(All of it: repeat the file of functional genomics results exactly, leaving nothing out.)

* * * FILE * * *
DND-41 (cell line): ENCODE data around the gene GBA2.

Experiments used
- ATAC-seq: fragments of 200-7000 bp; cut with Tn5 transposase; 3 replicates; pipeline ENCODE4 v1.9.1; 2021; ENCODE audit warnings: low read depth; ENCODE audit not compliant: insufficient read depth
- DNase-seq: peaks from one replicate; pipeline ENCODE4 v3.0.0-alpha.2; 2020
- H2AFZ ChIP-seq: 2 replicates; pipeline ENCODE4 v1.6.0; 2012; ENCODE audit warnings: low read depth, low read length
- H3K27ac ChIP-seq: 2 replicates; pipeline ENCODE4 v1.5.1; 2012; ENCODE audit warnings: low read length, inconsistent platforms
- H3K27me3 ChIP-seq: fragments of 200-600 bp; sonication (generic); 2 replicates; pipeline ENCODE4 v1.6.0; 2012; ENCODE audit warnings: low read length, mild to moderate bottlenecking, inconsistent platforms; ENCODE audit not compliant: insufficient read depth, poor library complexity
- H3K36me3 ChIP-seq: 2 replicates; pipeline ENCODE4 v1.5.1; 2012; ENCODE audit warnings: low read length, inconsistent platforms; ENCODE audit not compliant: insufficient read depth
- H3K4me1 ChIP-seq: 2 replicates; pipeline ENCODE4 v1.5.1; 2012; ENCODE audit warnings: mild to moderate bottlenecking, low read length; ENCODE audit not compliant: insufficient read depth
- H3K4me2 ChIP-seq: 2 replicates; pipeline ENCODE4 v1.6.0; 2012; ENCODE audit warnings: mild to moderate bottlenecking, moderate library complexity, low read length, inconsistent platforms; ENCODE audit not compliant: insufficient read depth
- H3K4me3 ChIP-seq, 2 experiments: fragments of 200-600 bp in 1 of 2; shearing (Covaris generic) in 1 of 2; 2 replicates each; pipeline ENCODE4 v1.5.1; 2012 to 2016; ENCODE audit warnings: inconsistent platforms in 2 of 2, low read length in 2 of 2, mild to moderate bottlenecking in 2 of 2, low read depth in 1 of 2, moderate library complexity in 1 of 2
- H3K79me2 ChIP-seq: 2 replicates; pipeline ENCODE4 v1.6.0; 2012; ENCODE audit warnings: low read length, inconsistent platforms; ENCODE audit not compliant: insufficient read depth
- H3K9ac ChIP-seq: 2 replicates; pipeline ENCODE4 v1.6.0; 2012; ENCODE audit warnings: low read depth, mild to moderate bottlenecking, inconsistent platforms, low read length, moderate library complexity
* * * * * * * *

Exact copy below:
DND-41 (cell line): ENCODE data around the gene GBA2.

Experiments used
- ATAC-seq: fragments of 200-7000 bp; cut with Tn5 transposase; 3 replicates; pipeline ENCODE4 v1.9.1; 2021; ENCODE audit warnings: low read depth; ENCODE audit not compliant: insufficient read depth
- DNase-seq: peaks from one replicate; pipeline ENCODE4 v3.0.0-alpha.2; 2020
- H2AFZ ChIP-seq: 2 replicates; pipeline ENCODE4 v1.6.0; 2012; ENCODE audit warnings: low read depth, low read length
- H3K27ac ChIP-seq: 2 replicates; pipeline ENCODE4 v1.5.1; 2012; ENCODE audit warnings: low read length, inconsistent platforms
- H3K27me3 ChIP-seq: fragments of 200-600 bp; sonication (generic); 2 replicates; pipeline ENCODE4 v1.6.0; 2012; ENCODE audit warnings: low read length, mild to moderate bottlenecking, inconsistent platforms; ENCODE audit not compliant: insufficient read depth, poor library complexity
- H3K36me3 ChIP-seq: 2 replicates; pipeline ENCODE4 v1.5.1; 2012; ENCODE audit warnings: low read length, inconsistent platforms; ENCODE audit not compliant: insufficient read depth
- H3K4me1 ChIP-seq: 2 replicates; pipeline ENCODE4 v1.5.1; 2012; ENCODE audit warnings: mild to moderate bottlenecking, low read length; ENCODE audit not compliant: insufficient read depth
- H3K4me2 ChIP-seq: 2 replicates; pipeline ENCODE4 v1.6.0; 2012; ENCODE audit warnings: mild to moderate bottlenecking, moderate library complexity, low read length, inconsistent platforms; ENCODE audit not compliant: insufficient read depth
- H3K4me3 ChIP-seq, 2 experiments: fragments of 200-600 bp in 1 of 2; shearing (Covaris generic) in 1 of 2; 2 replicates each; pipeline ENCODE4 v1.5.1; 2012 to 2016; ENCODE audit warnings: inconsistent platforms in 2 of 2, low read length in 2 of 2, mild to moderate bottlenecking in 2 of 2, low read depth in 1 of 2, moderate library complexity in 1 of 2
- H3K79me2 ChIP-seq: 2 replicates; pipeline ENCODE4 v1.6.0; 2012; ENCODE audit warnings: low read length, inconsistent platforms; ENCODE audit not compliant: insufficient read depth
- H3K9ac ChIP-seq: 2 replicates; pipeline ENCODE4 v1.6.0; 2012; ENCODE audit warnings: low read depth, mild to moderate bottlenecking, inconsistent platforms, low read length, moderate library complexity